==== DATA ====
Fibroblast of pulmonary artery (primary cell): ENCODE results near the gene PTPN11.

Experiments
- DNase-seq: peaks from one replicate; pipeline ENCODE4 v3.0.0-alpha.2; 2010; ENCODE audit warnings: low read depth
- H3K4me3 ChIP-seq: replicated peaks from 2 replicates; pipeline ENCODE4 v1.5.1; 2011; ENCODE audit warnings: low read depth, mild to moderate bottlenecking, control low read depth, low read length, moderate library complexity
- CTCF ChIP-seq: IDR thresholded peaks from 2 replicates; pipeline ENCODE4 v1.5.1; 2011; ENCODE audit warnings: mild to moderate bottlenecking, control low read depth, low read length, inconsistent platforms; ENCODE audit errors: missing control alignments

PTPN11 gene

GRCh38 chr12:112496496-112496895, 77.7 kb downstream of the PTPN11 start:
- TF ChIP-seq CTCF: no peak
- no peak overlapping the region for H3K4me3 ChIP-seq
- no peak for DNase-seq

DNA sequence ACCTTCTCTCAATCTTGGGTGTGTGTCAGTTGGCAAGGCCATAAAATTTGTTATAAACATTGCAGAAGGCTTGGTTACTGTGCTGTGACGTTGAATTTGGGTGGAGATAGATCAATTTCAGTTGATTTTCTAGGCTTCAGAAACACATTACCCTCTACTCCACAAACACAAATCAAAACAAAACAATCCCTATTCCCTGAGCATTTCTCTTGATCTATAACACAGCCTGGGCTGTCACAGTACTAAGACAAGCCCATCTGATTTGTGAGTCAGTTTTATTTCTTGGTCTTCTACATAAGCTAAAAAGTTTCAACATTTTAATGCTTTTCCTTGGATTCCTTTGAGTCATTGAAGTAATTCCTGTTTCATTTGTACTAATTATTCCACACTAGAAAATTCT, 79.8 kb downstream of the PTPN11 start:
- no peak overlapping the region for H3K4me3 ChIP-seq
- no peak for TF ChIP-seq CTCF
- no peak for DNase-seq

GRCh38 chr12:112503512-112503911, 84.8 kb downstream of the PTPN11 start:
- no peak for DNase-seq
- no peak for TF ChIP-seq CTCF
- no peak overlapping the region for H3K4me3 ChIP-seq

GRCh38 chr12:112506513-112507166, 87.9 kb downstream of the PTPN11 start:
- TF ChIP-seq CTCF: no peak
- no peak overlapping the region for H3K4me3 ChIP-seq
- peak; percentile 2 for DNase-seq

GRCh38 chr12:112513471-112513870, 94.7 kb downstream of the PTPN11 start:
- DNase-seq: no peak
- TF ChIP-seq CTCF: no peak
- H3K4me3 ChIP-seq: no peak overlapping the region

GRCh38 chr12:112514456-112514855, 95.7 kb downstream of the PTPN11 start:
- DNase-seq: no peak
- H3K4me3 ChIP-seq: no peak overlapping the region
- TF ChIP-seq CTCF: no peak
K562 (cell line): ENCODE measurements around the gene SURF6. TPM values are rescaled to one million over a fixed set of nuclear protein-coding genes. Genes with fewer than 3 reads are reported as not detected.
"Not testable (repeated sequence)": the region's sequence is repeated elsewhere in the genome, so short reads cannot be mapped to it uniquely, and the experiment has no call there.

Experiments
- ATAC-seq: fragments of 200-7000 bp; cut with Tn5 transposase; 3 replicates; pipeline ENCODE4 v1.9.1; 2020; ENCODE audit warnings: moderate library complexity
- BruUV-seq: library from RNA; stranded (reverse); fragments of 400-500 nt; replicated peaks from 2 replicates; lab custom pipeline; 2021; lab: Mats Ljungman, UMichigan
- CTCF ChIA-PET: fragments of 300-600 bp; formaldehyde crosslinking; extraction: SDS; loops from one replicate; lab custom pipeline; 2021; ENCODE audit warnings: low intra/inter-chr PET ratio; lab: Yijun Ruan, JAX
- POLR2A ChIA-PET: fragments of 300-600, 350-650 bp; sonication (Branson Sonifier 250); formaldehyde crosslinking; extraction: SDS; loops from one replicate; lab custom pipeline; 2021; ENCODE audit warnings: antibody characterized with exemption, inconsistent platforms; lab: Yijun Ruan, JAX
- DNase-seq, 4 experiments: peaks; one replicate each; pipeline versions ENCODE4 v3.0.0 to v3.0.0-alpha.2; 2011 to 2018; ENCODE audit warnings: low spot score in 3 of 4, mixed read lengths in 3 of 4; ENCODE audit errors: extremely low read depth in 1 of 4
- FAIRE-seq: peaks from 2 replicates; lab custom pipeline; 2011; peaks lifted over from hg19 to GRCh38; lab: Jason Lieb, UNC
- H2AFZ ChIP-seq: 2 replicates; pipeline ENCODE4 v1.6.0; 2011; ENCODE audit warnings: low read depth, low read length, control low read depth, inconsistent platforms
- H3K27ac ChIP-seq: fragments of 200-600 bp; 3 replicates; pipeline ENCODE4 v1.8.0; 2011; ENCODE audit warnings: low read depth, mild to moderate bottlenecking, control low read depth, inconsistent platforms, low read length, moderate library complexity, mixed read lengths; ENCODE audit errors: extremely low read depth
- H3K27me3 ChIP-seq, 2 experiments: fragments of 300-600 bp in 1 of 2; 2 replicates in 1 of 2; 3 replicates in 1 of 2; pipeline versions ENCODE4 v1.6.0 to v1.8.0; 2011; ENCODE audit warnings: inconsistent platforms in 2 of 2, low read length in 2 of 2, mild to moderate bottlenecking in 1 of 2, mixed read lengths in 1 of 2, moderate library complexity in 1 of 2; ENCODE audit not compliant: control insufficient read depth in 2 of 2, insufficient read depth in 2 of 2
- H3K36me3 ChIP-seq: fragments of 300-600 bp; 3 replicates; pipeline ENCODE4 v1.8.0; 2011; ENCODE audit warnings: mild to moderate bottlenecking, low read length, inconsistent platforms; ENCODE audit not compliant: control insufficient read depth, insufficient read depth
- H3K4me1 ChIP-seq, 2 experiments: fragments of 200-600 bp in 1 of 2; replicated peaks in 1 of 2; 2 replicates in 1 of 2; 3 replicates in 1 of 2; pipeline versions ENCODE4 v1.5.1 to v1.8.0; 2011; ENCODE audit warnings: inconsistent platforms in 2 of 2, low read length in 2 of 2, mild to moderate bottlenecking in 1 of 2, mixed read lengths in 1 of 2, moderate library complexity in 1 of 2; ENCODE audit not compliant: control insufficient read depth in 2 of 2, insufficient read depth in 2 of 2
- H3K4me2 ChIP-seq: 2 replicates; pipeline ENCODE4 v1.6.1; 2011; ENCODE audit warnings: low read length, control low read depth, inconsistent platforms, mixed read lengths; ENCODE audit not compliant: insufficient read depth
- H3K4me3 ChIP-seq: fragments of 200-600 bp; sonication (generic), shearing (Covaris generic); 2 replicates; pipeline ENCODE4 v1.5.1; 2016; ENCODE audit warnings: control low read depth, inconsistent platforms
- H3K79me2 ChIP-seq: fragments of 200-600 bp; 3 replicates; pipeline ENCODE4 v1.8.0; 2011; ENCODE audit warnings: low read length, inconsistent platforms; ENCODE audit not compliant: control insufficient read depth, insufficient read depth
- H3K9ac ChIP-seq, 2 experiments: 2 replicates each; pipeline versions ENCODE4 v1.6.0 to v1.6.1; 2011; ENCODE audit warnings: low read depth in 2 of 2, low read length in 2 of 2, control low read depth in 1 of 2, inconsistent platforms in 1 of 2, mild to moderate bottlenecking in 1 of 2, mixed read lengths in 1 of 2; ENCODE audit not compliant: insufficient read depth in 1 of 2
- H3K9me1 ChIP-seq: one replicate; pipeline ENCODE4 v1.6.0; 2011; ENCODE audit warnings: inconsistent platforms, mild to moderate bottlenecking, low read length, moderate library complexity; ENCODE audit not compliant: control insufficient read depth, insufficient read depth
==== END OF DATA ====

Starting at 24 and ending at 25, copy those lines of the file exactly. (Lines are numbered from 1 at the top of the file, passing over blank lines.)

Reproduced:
- DNase-seq: no peak
- TF ChIP-seq CTCF: no peak